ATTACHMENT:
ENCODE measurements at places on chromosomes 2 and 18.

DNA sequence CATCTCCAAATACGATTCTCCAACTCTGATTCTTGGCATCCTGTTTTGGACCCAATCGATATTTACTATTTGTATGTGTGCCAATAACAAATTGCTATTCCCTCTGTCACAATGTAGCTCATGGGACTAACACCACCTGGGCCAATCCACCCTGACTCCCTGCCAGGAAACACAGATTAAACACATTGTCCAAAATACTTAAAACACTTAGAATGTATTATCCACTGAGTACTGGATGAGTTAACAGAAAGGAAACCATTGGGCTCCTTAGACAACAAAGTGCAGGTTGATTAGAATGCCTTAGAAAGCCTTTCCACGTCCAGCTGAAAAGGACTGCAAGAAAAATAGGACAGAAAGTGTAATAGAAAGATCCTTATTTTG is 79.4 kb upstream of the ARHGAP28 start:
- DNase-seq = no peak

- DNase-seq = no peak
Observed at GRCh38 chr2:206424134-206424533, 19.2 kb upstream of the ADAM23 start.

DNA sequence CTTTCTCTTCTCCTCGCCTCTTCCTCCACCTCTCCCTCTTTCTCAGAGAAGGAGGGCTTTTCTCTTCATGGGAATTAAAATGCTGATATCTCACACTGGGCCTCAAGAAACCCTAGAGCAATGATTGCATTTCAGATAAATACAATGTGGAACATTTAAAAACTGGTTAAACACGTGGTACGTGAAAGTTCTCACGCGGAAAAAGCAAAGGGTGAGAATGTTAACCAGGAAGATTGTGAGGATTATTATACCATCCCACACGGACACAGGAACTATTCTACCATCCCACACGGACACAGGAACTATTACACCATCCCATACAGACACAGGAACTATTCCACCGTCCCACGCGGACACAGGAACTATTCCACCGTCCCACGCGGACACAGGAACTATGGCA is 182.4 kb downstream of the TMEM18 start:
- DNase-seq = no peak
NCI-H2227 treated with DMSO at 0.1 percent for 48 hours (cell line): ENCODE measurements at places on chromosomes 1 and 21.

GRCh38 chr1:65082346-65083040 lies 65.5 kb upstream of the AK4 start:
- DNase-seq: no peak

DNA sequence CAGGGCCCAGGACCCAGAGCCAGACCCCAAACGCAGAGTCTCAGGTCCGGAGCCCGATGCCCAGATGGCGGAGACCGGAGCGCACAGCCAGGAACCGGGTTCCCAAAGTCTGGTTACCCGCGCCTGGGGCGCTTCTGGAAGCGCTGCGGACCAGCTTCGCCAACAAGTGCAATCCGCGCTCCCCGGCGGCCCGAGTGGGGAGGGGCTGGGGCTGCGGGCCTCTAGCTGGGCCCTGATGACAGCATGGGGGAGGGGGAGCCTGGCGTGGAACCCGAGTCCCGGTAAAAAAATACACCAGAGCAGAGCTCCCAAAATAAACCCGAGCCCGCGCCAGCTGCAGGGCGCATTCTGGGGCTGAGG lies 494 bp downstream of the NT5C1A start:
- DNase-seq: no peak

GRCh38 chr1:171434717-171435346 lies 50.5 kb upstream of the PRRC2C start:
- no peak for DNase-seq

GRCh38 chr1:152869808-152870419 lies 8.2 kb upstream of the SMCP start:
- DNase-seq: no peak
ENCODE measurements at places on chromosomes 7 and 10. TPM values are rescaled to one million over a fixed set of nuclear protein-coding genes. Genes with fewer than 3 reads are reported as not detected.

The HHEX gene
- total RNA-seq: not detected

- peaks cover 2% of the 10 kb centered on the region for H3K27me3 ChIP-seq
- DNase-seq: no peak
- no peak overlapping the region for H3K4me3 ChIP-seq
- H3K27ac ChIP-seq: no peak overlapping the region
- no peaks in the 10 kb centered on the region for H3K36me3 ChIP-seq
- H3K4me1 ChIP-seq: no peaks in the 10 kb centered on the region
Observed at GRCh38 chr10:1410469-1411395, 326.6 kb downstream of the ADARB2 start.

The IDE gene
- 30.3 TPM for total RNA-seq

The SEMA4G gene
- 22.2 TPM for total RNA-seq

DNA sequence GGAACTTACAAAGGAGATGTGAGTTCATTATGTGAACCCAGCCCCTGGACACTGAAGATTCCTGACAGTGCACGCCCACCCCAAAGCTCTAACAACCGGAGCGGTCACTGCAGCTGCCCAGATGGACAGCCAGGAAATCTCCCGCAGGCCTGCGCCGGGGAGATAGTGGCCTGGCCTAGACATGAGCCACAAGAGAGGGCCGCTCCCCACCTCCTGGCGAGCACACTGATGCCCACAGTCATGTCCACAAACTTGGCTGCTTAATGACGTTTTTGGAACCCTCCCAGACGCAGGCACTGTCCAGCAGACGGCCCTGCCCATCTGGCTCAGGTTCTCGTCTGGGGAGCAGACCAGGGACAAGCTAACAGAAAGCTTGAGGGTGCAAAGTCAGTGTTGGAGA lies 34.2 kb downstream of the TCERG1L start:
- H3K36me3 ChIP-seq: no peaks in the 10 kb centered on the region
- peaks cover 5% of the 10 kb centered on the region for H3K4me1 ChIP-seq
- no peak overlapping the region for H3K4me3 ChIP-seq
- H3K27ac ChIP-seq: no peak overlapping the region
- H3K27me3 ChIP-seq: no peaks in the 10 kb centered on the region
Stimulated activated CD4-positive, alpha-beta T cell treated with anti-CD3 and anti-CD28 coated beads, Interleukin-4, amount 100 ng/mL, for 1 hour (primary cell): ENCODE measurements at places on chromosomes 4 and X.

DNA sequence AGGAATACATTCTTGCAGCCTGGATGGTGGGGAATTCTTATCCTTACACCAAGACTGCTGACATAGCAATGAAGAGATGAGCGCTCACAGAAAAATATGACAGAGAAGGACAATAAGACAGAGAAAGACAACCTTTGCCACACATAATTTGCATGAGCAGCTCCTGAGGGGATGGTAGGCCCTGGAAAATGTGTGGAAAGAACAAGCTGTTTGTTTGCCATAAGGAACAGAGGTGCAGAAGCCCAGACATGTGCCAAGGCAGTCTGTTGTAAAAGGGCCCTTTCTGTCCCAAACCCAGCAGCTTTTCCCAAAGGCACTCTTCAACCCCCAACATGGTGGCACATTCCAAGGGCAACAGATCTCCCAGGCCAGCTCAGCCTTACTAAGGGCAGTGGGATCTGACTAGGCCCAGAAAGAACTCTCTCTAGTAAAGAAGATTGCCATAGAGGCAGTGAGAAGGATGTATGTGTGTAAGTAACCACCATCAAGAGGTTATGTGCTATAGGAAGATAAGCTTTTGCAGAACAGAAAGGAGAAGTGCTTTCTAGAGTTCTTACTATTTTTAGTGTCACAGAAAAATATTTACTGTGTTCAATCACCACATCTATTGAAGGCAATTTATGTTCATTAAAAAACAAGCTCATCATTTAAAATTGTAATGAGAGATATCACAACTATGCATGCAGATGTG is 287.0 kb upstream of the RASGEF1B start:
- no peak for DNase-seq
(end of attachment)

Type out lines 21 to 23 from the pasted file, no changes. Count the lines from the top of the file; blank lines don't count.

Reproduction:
- DNase-seq: no peak
- no peak overlapping the region for H3K4me3 ChIP-seq
- H3K27ac ChIP-seq: no peak overlapping the region